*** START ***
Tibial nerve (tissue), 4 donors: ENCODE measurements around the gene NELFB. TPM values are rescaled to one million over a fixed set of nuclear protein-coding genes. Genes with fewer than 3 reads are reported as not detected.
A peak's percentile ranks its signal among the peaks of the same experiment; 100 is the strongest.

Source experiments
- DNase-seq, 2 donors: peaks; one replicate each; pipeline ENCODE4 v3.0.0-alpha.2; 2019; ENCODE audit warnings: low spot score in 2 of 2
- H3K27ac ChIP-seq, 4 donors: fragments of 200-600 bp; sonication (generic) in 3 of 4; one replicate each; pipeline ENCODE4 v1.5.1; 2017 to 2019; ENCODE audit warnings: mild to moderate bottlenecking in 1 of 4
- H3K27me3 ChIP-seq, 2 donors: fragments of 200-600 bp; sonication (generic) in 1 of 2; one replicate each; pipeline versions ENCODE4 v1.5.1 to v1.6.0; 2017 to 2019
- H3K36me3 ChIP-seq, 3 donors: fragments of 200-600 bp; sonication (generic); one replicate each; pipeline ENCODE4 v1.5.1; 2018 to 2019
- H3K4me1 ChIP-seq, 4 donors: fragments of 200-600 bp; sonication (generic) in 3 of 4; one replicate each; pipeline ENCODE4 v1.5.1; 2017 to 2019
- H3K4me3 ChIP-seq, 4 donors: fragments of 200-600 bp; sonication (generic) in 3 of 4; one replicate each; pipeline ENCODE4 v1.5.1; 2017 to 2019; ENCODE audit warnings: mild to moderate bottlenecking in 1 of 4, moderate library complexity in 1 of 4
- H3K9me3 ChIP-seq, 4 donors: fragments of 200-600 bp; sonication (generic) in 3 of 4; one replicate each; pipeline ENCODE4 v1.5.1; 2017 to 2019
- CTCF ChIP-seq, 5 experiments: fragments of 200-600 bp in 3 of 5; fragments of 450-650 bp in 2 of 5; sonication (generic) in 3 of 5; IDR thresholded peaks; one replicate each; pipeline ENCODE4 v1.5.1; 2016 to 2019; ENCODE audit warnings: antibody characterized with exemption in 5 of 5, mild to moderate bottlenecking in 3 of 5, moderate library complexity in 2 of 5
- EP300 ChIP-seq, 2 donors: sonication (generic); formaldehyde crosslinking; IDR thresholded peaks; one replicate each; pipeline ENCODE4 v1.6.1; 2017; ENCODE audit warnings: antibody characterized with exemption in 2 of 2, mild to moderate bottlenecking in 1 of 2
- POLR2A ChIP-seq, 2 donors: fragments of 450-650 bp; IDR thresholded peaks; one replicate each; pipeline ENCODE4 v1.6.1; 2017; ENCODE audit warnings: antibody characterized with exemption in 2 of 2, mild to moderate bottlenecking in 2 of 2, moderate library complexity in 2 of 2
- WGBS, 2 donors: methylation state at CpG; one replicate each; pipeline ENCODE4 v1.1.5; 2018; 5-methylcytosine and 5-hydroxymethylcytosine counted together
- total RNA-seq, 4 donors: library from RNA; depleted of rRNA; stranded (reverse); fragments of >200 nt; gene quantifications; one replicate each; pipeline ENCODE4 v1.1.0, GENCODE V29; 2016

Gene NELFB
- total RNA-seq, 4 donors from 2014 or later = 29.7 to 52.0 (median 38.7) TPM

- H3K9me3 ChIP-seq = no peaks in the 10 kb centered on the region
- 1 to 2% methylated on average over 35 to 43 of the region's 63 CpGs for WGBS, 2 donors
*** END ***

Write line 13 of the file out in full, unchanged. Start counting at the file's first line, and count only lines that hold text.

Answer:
- POLR2A ChIP-seq, 2 donors: fragments of 450-650 bp; IDR thresholded peaks; one replicate each; pipeline ENCODE4 v1.6.1; 2017; ENCODE audit warnings: antibody characterized with exemption in 2 of 2, mild to moderate bottlenecking in 2 of 2, moderate library complexity in 2 of 2